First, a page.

Mindfulness techniques like "urge surfing" can help curb overeating without banning favourite foods.
Food cravings are a normal part of the human experience; studies show that more than 90 per cent of people have them. (In fact, who are those unicorns who've never had cravings?)
But how we deal with cravings can vary widely. Some people eat what they want and don't worry about it, whereas others feel controlled by cravings and end up bingeing on favourite foods.
When people surrender to a food craving, they often blame it on a lack of self control. But cravings are caused by a complex interplay of neurons in the brain's reward centre, appetite hormones, behavioral conditioning and easy access to tasty, pleasurable foods that reinforce the craving cycle.
The power of cravings can be fuelled by the senses, like the smell of fresh bread when we walk by a bakery, as well as situations and emotions. After a stressful day at work, for example, we might seek comfort by pulling up to a fast-food window. Good times can trigger cravings, too, like wanting popcorn or candy at the movies. And studies show that so-called "hyperpalatable" foods that offer a tantalising combination of fat, sugar, salt and carbohydrates can interfere with brain signals so that we keep craving them even when we're full.
So what's the solution for people who struggle with cravings?
It turns out many people are dealing with cravings the wrong way by trying to restrict, avoid and distract themselves from tempting foods. They skip dessert when everyone else is eating it, walk away if a colleague brings doughnuts to the office and try to ignore their craving for the ice cream in the freezer.
But increasingly, studies show that constant restriction and attempts at distraction can actually backfire for people who struggle with cravings and binge eating.
Now scientists are studying surprising new strategies to cope with cravings based on brain science. These include accepting that food cravings are normal and inevitable and using mindfulness techniques to acknowledge and become more aware of your cravings and wait them out, rather than trying to ignore them.
"It's about understanding that these kinds of cravings are a natural part of being a person; we're engineered this way," said Evan Forman, a psychology professor at Drexel University in Philadelphia and the director of the university's Center for Weight, Eating and Lifestyle Science. "You don't have to make cravings go away, but you also don't have to eat because of them. It's accepting rather than pushing away or suppressing them."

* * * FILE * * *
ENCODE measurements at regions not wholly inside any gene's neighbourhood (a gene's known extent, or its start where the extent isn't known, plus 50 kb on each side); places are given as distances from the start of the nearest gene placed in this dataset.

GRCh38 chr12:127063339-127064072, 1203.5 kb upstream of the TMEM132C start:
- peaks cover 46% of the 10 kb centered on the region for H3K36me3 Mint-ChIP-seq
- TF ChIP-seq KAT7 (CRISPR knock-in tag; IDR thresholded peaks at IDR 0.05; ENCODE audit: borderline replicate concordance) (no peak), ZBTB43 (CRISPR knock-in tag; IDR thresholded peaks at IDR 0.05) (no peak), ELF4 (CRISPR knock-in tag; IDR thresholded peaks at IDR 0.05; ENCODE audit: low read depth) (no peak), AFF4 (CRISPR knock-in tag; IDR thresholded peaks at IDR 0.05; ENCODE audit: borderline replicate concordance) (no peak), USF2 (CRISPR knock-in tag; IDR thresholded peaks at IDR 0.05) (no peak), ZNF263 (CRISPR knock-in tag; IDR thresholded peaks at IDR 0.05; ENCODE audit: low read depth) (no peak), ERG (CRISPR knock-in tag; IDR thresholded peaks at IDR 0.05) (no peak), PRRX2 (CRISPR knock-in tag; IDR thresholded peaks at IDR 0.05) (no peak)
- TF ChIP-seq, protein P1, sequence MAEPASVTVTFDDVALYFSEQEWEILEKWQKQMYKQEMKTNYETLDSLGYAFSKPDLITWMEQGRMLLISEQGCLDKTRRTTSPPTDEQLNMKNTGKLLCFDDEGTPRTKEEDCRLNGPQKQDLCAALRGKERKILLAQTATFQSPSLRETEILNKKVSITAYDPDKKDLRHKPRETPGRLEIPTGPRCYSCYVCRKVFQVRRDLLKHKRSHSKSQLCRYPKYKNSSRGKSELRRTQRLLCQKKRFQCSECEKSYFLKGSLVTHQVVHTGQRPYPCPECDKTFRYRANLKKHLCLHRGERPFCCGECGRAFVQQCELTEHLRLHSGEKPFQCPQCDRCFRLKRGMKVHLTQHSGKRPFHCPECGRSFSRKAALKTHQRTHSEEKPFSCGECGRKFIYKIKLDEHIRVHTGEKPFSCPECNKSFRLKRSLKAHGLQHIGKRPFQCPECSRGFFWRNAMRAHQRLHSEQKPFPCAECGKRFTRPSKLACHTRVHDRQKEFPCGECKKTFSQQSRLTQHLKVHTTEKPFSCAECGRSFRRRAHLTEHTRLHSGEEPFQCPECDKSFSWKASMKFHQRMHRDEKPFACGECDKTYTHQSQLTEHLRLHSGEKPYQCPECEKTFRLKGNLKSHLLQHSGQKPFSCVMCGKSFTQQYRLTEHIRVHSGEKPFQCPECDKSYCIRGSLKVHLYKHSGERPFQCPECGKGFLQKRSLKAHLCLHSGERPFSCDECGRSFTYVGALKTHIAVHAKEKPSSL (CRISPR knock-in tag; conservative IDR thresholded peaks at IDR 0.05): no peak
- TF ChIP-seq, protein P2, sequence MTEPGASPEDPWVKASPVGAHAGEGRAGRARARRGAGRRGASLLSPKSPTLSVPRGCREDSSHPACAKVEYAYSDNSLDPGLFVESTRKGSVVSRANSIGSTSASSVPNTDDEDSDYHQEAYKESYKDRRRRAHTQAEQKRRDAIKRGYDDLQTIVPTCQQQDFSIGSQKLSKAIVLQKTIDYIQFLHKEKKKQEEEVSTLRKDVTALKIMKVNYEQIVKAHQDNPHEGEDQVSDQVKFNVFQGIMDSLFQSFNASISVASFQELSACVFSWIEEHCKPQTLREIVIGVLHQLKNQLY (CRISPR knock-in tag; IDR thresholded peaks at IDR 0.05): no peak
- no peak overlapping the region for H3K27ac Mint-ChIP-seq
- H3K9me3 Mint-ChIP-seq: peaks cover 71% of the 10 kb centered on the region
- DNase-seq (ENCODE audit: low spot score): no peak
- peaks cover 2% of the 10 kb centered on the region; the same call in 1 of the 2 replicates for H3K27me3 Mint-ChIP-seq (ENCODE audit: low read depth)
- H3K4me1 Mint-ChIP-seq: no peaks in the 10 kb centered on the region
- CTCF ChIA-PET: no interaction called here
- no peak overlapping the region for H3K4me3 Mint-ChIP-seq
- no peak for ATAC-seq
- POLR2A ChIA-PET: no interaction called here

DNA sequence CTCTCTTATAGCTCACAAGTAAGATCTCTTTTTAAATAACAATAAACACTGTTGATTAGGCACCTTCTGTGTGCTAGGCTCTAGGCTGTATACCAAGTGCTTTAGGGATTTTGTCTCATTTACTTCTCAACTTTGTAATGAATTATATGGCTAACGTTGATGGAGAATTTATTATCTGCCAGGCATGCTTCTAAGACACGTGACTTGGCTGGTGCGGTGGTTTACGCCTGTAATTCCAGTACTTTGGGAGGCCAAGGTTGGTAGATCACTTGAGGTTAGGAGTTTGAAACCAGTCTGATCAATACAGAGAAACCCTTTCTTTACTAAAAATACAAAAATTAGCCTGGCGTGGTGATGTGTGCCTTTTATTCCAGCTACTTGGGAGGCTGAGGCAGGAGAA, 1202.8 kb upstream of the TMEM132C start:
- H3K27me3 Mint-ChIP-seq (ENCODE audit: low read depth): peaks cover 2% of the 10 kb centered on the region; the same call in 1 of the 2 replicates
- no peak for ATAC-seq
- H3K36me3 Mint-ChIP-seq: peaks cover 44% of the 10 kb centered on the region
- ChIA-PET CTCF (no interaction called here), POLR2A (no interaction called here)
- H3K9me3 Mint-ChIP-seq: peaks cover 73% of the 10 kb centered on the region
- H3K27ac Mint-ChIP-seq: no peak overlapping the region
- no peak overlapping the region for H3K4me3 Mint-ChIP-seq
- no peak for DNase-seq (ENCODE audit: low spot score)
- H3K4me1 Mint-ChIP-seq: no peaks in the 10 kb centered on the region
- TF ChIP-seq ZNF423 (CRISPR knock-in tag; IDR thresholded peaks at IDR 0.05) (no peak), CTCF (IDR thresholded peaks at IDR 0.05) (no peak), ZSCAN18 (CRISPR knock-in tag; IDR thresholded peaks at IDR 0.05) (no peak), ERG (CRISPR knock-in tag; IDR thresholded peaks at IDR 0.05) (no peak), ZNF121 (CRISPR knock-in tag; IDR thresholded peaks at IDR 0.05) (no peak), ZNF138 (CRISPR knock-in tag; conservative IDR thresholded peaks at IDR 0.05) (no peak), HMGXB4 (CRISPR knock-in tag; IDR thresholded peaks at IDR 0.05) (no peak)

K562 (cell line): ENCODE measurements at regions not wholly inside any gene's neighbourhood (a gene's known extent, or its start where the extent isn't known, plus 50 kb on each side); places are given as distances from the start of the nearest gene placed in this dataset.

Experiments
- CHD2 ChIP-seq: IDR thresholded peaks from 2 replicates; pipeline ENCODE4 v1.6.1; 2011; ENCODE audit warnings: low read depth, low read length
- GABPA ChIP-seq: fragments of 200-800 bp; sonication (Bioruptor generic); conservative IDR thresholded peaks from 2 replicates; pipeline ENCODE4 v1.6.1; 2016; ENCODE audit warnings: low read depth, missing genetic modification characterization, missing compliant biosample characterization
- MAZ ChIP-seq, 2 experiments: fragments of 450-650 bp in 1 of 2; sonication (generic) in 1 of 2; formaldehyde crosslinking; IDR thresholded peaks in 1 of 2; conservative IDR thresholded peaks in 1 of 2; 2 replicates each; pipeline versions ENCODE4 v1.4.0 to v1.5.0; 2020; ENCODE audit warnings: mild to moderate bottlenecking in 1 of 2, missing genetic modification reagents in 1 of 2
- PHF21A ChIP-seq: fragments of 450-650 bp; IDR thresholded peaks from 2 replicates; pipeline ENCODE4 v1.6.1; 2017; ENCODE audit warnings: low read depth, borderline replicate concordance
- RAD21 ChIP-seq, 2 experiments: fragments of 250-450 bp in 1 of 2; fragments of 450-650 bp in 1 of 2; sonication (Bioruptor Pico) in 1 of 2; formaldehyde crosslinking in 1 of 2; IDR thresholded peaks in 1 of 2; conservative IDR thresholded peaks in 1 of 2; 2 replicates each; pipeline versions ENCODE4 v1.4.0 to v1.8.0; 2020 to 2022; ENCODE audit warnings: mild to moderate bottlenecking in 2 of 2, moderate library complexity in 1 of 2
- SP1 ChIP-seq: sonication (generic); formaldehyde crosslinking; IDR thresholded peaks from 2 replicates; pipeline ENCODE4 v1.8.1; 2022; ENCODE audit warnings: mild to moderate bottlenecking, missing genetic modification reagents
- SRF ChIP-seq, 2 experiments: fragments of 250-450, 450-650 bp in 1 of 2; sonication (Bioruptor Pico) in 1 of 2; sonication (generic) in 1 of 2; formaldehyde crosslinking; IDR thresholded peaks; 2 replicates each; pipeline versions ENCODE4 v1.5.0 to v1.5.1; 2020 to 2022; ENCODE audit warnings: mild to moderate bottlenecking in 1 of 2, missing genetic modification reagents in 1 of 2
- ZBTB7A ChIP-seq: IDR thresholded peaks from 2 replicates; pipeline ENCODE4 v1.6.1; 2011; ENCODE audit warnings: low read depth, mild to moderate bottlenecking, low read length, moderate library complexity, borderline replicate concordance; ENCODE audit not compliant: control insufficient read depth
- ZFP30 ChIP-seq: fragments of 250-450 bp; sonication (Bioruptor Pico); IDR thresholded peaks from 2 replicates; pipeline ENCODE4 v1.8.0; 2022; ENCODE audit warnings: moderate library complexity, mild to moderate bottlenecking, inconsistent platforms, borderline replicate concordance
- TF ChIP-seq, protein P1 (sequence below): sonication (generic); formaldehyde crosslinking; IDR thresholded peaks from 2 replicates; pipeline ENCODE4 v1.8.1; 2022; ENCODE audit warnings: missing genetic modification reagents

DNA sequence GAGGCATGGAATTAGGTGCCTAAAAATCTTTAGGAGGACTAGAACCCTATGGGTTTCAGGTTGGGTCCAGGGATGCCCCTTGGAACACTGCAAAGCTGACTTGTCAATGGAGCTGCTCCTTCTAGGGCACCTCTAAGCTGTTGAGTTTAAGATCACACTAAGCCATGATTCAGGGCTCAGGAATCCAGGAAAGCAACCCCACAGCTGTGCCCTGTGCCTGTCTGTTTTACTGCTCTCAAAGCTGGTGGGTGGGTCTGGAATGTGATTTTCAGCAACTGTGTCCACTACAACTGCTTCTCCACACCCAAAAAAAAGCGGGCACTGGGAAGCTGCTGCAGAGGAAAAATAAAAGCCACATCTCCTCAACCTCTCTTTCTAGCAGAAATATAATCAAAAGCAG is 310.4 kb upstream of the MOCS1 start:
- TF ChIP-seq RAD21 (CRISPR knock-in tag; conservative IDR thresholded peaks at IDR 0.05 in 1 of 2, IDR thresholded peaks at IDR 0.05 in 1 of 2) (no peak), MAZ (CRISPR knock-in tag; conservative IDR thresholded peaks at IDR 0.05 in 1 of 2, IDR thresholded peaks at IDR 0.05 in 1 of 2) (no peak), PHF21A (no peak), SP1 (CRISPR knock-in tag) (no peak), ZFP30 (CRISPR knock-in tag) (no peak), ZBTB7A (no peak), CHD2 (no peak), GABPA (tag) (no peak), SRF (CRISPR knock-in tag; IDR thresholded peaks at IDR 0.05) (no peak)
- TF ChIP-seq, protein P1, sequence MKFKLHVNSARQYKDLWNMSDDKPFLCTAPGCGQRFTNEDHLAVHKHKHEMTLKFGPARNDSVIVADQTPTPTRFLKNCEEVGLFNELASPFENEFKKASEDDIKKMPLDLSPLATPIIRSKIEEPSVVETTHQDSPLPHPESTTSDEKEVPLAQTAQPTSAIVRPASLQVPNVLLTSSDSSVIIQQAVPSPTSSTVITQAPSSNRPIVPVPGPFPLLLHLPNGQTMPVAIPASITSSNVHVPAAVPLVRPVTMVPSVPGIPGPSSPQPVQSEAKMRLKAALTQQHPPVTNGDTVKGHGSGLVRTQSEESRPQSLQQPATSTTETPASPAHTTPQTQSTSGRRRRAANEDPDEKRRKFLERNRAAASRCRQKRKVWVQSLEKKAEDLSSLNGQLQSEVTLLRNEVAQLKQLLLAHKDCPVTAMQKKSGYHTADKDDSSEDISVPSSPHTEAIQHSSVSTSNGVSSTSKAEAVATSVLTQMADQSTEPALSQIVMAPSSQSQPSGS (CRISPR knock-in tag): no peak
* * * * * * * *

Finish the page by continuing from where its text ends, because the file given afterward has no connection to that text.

How dieting can make cravings worse
One of the earliest studies to show a link between food restriction and cravings was conducted in the 1940s by diet researcher Ancel Keys. In what is often referred to as a "starvation study," Keys asked 36 men, who had been eating about 3,500 daily calories, to cut their food intake to about 1,600 calories a day. (By today's standards, that calorie count is just another diet.) The restriction triggered a notable psychological change in the men, who became preoccupied with food.
"They stopped doing anything except laying in their beds, talking and thinking about foods," said Traci Mann, who heads the health and eating laboratory at the University of Minnesota. She notes that the men even planned food-related careers like opening a grocery store or restaurant, and they stayed preoccupied with food long after the study ended. "These are men in the 1940s who probably never cooked a meal in their entire life," Mann noted. "And they started cutting recipes out of the newspaper."
More recently, Mann and her colleagues used a tempting box of chocolates to study the effect of food restriction. The research included 142 chocolate lovers, half of whom were told to eat their regular diet while the other half went on a restricted diet. In a seemingly cruel twist, everyone in the study was given a box of chocolates and instructed not to eat it until after the 10-day study. But to make sure every participant was consistently tempted by the chocolate, the participants had to open the box daily to find specific instructions.
After 10 days, everyone was asked to send a photo of their chocolate box. The dieters had pilfered significantly more of the chocolates than those who weren't counting calories.
"The dieters' control over their eating failed," Mann said. "There are lots of studies that look at the thinking processes that dieters have, and you see the same thing. Dieters are more likely to notice food, have a harder time removing their attention from food, and they crave food more."